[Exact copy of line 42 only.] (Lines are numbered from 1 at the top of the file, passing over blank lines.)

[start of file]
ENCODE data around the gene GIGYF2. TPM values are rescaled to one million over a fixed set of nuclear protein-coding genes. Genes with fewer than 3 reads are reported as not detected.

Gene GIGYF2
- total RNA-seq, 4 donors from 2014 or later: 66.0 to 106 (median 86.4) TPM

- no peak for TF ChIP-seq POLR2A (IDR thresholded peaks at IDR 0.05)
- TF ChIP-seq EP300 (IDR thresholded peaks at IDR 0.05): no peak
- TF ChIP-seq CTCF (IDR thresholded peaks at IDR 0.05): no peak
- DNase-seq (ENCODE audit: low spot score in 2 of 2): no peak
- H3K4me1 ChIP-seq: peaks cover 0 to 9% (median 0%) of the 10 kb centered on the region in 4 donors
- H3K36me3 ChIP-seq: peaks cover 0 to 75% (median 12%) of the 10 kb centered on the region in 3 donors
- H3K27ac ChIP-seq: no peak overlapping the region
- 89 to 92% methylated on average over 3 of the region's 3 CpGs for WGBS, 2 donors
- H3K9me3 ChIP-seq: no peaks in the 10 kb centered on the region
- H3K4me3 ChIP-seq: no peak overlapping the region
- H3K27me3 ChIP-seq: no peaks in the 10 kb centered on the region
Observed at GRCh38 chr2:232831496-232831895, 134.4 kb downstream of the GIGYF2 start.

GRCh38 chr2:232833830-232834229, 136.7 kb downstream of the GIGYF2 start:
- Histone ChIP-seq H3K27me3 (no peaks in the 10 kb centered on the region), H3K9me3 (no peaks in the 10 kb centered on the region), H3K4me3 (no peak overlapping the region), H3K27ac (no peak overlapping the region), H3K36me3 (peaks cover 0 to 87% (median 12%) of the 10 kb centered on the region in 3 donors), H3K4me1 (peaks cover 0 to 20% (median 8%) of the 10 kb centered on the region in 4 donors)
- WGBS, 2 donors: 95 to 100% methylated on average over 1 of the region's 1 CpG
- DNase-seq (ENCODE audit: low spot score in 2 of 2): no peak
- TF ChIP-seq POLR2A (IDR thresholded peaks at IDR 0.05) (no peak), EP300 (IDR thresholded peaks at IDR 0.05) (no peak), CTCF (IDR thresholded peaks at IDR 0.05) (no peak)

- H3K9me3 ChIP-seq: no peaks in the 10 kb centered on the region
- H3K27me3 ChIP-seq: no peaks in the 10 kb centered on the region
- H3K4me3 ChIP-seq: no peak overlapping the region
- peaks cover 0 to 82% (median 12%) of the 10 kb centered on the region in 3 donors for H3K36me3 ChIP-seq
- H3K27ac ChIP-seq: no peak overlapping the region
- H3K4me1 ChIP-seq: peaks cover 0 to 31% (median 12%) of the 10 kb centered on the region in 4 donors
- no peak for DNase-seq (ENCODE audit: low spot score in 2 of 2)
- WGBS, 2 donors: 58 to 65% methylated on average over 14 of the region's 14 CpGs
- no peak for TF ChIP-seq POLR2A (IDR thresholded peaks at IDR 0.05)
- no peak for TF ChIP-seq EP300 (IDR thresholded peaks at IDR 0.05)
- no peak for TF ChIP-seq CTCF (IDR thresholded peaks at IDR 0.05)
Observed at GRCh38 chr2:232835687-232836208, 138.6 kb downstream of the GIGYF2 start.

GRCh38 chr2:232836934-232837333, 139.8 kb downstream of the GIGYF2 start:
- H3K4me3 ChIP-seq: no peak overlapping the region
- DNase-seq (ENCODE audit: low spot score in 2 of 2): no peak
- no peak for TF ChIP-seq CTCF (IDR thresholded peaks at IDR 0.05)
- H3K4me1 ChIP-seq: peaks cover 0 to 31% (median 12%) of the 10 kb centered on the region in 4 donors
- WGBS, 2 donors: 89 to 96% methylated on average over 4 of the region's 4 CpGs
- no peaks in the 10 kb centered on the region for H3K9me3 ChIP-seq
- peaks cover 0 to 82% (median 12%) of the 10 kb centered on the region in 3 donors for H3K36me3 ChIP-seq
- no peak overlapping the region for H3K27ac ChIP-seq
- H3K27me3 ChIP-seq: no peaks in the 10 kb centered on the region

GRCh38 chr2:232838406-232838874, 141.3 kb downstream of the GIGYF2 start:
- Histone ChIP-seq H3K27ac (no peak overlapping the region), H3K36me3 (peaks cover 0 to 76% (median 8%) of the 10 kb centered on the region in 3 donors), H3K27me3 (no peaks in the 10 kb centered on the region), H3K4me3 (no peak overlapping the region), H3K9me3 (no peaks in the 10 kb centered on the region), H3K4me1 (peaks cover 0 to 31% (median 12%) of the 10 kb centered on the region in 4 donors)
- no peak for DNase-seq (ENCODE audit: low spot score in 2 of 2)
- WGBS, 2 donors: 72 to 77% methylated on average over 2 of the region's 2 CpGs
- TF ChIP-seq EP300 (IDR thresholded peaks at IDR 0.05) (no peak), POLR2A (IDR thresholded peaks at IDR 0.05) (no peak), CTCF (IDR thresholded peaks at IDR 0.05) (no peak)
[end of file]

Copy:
- H3K27me3 ChIP-seq: no peaks in the 10 kb centered on the region